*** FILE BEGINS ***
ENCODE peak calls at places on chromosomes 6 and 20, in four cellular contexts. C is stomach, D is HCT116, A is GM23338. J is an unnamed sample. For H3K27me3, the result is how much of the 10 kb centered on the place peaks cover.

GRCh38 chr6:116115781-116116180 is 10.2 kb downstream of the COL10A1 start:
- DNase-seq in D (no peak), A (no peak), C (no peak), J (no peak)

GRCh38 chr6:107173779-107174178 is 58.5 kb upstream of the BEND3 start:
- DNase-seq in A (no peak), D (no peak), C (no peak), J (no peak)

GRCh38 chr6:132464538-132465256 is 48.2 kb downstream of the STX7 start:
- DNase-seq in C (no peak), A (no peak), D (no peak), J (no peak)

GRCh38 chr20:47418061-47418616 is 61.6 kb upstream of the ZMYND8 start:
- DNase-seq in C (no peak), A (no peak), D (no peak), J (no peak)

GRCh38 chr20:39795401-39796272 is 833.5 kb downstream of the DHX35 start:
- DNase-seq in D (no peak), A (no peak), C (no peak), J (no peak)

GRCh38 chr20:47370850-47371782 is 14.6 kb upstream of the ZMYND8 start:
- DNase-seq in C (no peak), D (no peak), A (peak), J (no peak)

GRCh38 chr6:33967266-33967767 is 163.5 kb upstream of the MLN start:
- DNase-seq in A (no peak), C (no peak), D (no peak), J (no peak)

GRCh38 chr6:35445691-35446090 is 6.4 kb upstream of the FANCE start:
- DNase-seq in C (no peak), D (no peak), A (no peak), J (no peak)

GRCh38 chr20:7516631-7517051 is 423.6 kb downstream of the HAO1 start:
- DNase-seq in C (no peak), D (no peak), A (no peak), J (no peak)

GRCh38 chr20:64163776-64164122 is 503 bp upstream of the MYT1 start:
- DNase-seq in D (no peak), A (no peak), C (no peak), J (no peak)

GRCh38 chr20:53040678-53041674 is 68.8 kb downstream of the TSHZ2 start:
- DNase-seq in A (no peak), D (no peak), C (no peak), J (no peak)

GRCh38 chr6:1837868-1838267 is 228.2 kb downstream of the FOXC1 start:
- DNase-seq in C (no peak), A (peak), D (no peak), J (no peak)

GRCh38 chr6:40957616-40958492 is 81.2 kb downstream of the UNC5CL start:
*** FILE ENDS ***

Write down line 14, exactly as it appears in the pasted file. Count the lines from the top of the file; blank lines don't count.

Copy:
GRCh38 chr6:33967266-33967767 is 163.5 kb upstream of the MLN start: